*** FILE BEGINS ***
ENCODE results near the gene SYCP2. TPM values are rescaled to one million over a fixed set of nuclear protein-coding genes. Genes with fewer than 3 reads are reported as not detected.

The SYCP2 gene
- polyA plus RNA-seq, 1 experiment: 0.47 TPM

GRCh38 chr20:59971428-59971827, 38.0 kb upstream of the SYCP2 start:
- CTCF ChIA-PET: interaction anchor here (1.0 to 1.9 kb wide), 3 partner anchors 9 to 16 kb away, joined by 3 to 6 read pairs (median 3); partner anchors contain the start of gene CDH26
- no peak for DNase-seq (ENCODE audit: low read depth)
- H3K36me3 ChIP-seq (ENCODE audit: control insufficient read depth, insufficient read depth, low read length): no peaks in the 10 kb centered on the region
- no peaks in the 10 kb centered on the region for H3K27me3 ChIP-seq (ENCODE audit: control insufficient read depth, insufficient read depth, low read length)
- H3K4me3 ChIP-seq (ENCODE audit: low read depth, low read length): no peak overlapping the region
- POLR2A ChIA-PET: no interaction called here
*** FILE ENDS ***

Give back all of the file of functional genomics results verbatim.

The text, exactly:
ENCODE results near the gene SYCP2. TPM values are rescaled to one million over a fixed set of nuclear protein-coding genes. Genes with fewer than 3 reads are reported as not detected.

The SYCP2 gene
- polyA plus RNA-seq, 1 experiment: 0.47 TPM

GRCh38 chr20:59971428-59971827, 38.0 kb upstream of the SYCP2 start:
- CTCF ChIA-PET: interaction anchor here (1.0 to 1.9 kb wide), 3 partner anchors 9 to 16 kb away, joined by 3 to 6 read pairs (median 3); partner anchors contain the start of gene CDH26
- no peak for DNase-seq (ENCODE audit: low read depth)
- H3K36me3 ChIP-seq (ENCODE audit: control insufficient read depth, insufficient read depth, low read length): no peaks in the 10 kb centered on the region
- no peaks in the 10 kb centered on the region for H3K27me3 ChIP-seq (ENCODE audit: control insufficient read depth, insufficient read depth, low read length)
- H3K4me3 ChIP-seq (ENCODE audit: low read depth, low read length): no peak overlapping the region
- POLR2A ChIA-PET: no interaction called here